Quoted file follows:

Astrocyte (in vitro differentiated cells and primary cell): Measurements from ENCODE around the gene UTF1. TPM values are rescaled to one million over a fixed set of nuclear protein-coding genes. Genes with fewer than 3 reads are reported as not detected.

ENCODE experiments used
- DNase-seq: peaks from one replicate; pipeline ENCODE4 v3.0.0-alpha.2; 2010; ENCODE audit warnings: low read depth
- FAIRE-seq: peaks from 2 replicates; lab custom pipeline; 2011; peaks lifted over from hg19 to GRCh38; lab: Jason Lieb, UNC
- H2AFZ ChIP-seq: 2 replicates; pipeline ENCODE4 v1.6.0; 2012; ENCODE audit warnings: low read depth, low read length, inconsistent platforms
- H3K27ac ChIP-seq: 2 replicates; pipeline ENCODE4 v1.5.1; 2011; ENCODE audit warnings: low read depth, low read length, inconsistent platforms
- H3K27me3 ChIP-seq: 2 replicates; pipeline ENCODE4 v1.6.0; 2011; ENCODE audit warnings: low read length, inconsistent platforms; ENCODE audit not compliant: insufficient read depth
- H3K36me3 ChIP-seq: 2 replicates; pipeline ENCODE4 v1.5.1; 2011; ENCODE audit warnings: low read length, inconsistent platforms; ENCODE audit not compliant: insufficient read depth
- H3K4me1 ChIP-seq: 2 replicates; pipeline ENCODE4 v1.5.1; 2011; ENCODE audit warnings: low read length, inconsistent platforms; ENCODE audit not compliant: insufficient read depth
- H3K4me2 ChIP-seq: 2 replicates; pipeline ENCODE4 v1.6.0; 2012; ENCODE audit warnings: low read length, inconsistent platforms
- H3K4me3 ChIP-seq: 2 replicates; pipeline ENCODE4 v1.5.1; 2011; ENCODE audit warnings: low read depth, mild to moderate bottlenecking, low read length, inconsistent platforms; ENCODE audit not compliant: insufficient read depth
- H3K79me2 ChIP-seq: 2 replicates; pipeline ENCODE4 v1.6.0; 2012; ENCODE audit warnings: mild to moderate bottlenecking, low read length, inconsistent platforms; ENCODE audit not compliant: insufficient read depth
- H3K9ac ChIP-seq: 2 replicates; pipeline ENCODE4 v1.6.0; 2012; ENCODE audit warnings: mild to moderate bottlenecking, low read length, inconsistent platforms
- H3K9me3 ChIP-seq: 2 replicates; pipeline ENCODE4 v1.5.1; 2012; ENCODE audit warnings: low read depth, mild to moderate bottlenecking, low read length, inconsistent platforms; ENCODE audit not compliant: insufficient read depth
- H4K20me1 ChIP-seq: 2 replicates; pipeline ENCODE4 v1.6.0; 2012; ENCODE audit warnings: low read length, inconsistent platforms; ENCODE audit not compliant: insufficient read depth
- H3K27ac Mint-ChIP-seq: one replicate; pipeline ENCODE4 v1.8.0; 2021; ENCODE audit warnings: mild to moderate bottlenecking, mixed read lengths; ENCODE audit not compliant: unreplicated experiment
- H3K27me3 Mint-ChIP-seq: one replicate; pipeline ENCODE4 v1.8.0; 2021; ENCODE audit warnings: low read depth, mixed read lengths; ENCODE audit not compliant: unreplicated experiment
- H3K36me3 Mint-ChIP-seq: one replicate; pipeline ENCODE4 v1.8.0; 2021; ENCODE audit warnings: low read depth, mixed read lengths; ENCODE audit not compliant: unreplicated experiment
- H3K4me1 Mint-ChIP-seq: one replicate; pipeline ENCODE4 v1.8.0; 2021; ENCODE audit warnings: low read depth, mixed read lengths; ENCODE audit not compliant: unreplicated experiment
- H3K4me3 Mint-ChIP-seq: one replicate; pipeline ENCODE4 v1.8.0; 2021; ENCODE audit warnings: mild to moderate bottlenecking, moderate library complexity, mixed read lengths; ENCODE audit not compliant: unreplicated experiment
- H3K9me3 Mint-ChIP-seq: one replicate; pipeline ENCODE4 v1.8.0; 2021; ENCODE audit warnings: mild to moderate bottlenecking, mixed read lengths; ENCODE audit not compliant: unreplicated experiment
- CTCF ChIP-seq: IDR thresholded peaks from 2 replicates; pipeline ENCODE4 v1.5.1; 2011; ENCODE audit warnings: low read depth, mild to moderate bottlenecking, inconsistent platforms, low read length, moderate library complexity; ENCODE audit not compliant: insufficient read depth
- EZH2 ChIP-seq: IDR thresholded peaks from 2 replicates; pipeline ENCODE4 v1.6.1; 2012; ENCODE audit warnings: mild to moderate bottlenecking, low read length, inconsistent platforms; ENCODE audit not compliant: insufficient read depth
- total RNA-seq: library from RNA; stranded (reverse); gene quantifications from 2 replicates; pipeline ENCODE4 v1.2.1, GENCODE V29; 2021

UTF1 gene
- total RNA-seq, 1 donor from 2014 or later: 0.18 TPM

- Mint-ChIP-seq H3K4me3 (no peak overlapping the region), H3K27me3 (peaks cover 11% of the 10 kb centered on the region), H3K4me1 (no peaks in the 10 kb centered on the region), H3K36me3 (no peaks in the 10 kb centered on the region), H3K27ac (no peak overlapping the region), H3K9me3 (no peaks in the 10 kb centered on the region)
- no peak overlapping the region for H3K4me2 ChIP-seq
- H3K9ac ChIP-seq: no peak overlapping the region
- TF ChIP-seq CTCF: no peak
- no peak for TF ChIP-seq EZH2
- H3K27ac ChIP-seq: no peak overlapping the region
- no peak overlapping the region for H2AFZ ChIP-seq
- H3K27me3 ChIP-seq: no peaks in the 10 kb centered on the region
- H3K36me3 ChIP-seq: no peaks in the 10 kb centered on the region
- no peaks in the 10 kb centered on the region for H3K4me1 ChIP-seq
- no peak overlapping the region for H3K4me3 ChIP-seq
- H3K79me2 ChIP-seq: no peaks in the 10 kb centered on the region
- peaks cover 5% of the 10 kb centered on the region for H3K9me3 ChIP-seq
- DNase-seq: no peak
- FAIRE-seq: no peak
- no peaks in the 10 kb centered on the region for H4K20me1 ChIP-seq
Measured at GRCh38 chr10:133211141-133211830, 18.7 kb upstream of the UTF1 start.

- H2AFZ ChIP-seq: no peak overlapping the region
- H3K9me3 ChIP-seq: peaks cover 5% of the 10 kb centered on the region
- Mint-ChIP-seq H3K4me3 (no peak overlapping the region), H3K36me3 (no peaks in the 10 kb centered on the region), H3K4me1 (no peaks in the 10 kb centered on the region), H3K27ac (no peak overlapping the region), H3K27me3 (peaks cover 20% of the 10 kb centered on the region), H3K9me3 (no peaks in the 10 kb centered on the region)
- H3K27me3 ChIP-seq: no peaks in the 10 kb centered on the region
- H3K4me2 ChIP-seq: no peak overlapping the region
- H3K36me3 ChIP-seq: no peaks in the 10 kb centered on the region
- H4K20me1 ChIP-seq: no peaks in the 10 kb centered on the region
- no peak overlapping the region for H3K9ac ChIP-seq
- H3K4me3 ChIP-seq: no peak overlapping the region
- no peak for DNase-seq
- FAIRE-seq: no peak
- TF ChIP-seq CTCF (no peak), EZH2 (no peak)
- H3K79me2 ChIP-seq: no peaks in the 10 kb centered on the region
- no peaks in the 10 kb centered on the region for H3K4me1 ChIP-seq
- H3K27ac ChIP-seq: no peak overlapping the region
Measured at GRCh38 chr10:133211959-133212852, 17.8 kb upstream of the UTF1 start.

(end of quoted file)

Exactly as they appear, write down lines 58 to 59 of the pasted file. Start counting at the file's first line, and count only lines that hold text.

- H3K27ac ChIP-seq: no peak overlapping the region
Measured at GRCh38 chr10:133211959-133212852, 17.8 kb upstream of the UTF1 start.